Free and Correct
By SETH B. GOLBEY (From AOPA Pilot, August 1990.)
Every pre-takeoff check list contains an item that requires the pilot to determine that the movement of the flight controls in the cockpit corresponds to the correct movement of the control surfaces of the airplane. This follows an opportunity during the walkaround inspection to closely examine the condition and operation of the control surfaces. So why is it that a small number of airplanes is destroyed each year when pilots attempt to take off with controls that don't work properly? Surely this is one of the most preventable types of accidents imaginable.
Most accidents arising from misrigged or otherwise faulty controls occur just after major maintenance, like an annual inspection or major wing repair work. (Homebuilts also figure prominently in misrigging accidents.) If you own your own airplane, this can be taken into account. If you fly rental airplanes, or share an airplane with a number of others, it's safest to assume that everything will be wrong and proceed accordingly.
On February 21, a Piper Chieftain crashed and burned shortly after takeoff from Greeley, Colorado, seriously injuring the two aboard. Witnesses said that, just after liftoff, the airplane rolled steeply left, then right, before hitting the ground. The airplane had previously been involved in a hard landing that required removal and repair of the right aileron control system. The airplane was engaged in a post-maintenance test flight when the accident occurred.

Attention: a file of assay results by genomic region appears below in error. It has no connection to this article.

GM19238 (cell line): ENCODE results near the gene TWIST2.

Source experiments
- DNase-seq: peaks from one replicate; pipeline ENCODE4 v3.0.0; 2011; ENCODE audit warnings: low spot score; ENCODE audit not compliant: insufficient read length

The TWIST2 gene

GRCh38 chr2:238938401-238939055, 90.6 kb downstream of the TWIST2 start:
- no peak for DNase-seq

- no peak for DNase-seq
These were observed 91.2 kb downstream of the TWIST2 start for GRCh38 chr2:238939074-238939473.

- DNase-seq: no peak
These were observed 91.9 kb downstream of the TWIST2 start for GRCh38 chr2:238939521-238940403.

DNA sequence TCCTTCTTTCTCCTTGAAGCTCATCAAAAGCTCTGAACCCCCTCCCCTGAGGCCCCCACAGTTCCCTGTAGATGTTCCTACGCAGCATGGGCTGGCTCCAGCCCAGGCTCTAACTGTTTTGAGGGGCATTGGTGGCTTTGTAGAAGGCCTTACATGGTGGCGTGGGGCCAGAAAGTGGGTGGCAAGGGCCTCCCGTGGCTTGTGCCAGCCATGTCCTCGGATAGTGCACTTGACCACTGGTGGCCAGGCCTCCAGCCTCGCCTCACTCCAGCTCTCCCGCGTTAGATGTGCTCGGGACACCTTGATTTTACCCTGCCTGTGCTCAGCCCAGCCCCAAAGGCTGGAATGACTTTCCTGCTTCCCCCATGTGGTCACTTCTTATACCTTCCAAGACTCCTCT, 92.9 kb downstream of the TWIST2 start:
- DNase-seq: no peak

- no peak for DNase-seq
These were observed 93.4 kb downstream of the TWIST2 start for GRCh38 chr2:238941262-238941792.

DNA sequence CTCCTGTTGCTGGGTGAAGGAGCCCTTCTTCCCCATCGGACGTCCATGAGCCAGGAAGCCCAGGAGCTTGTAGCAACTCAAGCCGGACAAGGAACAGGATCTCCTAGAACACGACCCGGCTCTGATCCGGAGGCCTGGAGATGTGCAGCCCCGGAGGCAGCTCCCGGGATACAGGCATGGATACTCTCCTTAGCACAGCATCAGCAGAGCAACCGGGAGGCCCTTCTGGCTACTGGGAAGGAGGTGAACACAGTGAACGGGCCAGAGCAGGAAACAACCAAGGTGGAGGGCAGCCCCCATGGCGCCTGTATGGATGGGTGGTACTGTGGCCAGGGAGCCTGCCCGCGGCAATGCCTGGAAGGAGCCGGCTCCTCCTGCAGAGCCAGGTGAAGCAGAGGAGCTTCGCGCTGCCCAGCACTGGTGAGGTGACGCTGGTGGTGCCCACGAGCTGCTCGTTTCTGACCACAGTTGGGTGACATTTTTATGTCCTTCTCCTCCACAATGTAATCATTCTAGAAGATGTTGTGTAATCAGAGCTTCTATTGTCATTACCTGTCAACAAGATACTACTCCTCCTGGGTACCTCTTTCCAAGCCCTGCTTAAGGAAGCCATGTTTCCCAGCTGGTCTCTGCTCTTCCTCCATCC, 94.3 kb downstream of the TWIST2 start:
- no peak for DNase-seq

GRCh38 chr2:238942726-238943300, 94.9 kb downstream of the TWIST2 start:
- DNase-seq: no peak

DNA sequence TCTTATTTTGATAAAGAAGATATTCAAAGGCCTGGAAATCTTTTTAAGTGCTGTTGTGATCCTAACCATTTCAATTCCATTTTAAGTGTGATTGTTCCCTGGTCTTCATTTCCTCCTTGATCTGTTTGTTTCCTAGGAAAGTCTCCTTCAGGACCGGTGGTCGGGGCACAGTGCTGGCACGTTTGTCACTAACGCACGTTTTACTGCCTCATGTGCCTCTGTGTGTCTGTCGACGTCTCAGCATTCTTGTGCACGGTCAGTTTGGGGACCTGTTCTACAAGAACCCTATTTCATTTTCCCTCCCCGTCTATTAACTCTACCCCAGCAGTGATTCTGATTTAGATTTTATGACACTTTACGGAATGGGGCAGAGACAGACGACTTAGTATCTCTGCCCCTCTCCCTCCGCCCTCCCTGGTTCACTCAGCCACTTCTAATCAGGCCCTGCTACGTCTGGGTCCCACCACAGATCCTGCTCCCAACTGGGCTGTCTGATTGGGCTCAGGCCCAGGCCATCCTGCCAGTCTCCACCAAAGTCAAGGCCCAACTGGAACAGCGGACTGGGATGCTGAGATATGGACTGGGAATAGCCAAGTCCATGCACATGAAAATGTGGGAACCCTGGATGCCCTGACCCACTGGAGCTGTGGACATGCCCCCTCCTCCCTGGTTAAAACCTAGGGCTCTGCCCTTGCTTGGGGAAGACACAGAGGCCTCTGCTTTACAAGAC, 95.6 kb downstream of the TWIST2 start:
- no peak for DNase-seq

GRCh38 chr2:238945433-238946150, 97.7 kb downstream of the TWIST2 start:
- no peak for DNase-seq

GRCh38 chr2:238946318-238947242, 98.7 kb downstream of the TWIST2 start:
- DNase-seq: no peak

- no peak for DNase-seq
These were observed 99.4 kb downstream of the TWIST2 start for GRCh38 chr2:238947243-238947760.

Although the National Transportation Safety Board had not completed its investigation at press time, preliminary investigation revealed that the two right-wing aileron control cables were improperly connected to the aileron bellcrank. The aileron control system in the left wing had not been disassembled and remained properly connected. Misconnecting the system in one wing resulted in a loss of control because the left and right ailerons could only move in the same direction. If the control wheel were turned to the right, both ailerons moved down; if turned to the left, both moved up.
Investigators found that the airplane's service manual misidentified the aileron primary and balance cables in the left wing. An accompanying illustration mislabeled the control cables in the right wing. The installation discovered in the accident airplane corresponded to the erroneous schematic. The manual does, however, state, "Verify that the trailing edge of the left aileron moves up and the trading edge of the right aileron moves down when the control wheel is turned counterclockwise and vice versa when the control wheel is turned clockwise."
This accident is unusual (see "Retrospective," P. 119). We are more accustomed to hearing about controls that are rigged backwards the control input for a left roll results in a right roll, for example. Some quick-witted pilots have been able to recover from this situation and safely land the airplane.